Dennison v. United StatesAnnotate this Case
168 U.S. 241 (1897)
U.S. Supreme Court
Dennison v. United States, 168 U.S. 241 (1897)
Dennison v. United States
Argued and submitted November 2, 1897
Decided November 29, 1897
168 U.S. 241
APPEAL FROM THE COURT OF CLAIMS
To entitle a supervisor of elections to a valid claim against the government, he must make it appear that the services performed were required by the letter of Rev.Stat. § 2020 and § 2026, or were such as were actually and necessarily performed in the proper execution of the duties therein prescribed, and that his charges therefor are covered by Rev.Stat. § 2031, or, if not fixed in the very words of that section, that, by analogy to some other service, he is entitled to make a corresponding charge.
If the services were only performed for his own convenience, or were manifestly unnecessary or useless, even if they be such as he judges proper himself, they cannot be made the basis of a claim against the government.
It is held that the applicant, a Chief Supervisor, should have been allowed for drawing instructions to supervisors, and, in the absence of proof to the contrary, for the full amount of his claim for auditing claims of and drawing payrolls of supervisors, and certifying the same to the marshal, and all the other claims, enumerated in the opinion of the court, are disallowed.
The ruling in Cromwell v. Sac County,94 U. S. 351, that when a second action between the same parties is upon a different claim or demand, the judgment in the prior action operates as an estoppel only as to those matters in issue or points controverted, upon the determination of which the finding or verdict was rendered, affirmed and applied.
This was a petition by the Chief Supervisor for the Northern District of New York for fees and disbursements connected with the general election of 1890, amounting to $16,612.79, of which $2,752.60 were disallowed by the Treasury Department; for like fees and disbursements connected with the general
election of 1892, amounting to $18,998.94, of which $2,581.75 were disallowed, and also for fees connected with the examination of witnesses to show that certain supervisors, who had been appointed in the City of Troy to attend a congressional election in 1888, had been deterred from discharging their duties by violence, or threats of violence, by disorderly persons. This account amounted to $624.65, of which $402.65 were disallowed.
The petition alleged that all these accounts had been approved and allowed by the district court.
Upon a finding of facts which do not differ materially from those set up in the petition, the Court of Claims directed a judgment in favor of the petitioner for $678.10, whereupon petitioner appealed to this Court.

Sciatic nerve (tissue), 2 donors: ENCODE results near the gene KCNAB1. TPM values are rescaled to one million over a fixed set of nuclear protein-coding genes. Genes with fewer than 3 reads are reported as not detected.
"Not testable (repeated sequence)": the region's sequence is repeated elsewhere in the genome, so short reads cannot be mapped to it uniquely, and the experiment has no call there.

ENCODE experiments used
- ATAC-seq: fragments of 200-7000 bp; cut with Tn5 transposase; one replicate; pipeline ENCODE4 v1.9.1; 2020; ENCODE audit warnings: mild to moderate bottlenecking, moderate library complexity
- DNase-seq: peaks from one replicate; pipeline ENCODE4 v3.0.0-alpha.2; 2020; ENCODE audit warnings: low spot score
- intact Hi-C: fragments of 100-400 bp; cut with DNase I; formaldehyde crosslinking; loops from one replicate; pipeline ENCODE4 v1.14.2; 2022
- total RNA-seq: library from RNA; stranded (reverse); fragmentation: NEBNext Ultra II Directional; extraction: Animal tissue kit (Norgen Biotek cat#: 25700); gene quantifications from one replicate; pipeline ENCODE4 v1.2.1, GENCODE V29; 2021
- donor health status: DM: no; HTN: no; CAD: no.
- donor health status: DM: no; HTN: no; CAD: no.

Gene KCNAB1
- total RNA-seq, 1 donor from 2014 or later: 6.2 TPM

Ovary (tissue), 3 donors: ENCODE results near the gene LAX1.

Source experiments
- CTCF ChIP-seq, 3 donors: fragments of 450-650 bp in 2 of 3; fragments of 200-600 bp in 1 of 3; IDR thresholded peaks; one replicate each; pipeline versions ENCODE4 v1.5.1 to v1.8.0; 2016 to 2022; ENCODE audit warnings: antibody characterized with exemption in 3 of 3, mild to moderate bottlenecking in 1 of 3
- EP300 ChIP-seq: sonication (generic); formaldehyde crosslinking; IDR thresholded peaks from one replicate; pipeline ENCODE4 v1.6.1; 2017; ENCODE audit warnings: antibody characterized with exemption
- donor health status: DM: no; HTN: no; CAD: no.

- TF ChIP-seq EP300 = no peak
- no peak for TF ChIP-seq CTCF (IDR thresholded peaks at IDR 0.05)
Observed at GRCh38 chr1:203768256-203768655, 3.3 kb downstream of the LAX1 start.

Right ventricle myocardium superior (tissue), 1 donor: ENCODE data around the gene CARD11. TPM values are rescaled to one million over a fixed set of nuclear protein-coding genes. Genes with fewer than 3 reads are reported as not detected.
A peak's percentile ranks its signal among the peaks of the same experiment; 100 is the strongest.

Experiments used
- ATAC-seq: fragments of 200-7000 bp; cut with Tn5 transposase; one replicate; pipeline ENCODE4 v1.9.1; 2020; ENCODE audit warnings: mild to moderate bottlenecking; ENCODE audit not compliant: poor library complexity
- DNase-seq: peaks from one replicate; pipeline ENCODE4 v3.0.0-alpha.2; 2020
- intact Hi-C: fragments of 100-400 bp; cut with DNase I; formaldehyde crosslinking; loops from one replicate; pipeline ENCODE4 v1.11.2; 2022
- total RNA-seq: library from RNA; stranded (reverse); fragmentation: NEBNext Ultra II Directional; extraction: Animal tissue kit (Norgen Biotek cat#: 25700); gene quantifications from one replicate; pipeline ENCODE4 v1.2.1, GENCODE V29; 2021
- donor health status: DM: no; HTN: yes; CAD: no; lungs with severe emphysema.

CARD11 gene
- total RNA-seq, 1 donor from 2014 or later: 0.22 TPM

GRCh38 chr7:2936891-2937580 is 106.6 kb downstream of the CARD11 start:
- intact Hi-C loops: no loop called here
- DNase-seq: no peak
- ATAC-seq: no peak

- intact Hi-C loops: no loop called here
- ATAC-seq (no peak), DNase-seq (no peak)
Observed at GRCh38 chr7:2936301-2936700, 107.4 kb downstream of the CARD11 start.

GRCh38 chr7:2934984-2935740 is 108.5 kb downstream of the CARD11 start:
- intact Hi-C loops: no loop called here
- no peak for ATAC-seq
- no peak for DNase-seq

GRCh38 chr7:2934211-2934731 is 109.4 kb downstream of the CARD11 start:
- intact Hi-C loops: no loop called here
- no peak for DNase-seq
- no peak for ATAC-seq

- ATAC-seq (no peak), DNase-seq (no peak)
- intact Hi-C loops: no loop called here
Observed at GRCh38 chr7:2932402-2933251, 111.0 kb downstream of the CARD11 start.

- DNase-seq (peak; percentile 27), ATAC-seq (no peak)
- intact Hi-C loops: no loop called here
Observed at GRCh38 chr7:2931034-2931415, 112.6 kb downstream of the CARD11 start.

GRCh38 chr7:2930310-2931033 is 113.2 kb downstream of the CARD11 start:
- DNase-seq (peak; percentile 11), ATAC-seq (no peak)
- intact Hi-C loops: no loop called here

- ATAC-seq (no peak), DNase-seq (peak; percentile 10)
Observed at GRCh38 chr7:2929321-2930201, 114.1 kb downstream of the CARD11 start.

MR. JUSTICE BROWN, after stating the facts in the foregoing language, delivered the opinion of the Court.
The duties of Chief Supervisors are prescribed by statute. Rev.Stat. §§ 2020, 2026. Their fees are also fixed by statute. § 2031. To entitle a supervisor to a valid claim against the government, he must make it appear that the services performed were required by the letter of the former sections, or were such as were actually and necessarily performed in the proper execution of the duties therein prescribed. It must also appear that his charges therefor are covered by the latter section, or, if they are not fixed in the very words of that section, that, by analogy to some other service, he is entitled to make a corresponding charge. If the services are only performed for his own convenience, or are manifestly unnecessary or useless -- even if they be such as he judges proper himself -- they cannot be made the basis of a claim against the government.
The petitioner in this case made a claim for his services in the general elections of 1890 and 1892 in the aggregate sum of $35,611.73, of which but $4,265.13 appear to have been for disbursements. Of this very large amount there was disallowed but $5,334.35, an amount which was further reduced by the judgment in his favor of $678.10 to $4,656.25, which is the amount in dispute here.
If the petitioner be entitled by law to the further sum claimed for what are in the main clerical services, he must receive judgment for them; but, as the dates of the approval of his accounts show that his services did not extend over a period of more than six months, he has at least no reason to complain of the illiberality of the government.
The approval of the district court goes only to the facts that the services were rendered as stated in the accounts, and that, in certain matters of discretion, the discretion was properly exercised. United States v. Jones,134 U. S. 483; United States v. Barber,140 U. S. 177, 140 U. S. 179. Neither of these cases requires the allowance of charges obviously unnecessary.
The items disallowed by the court below will be considered in their order:
1. -- Item 4. Drawing instructions to supervisors, relative to their duties, 106 folios at 15 cents a folio, $15.90. As this charge was expressly allowed in United States v. McDermott,140 U. S. 151, 140 U. S. 154,
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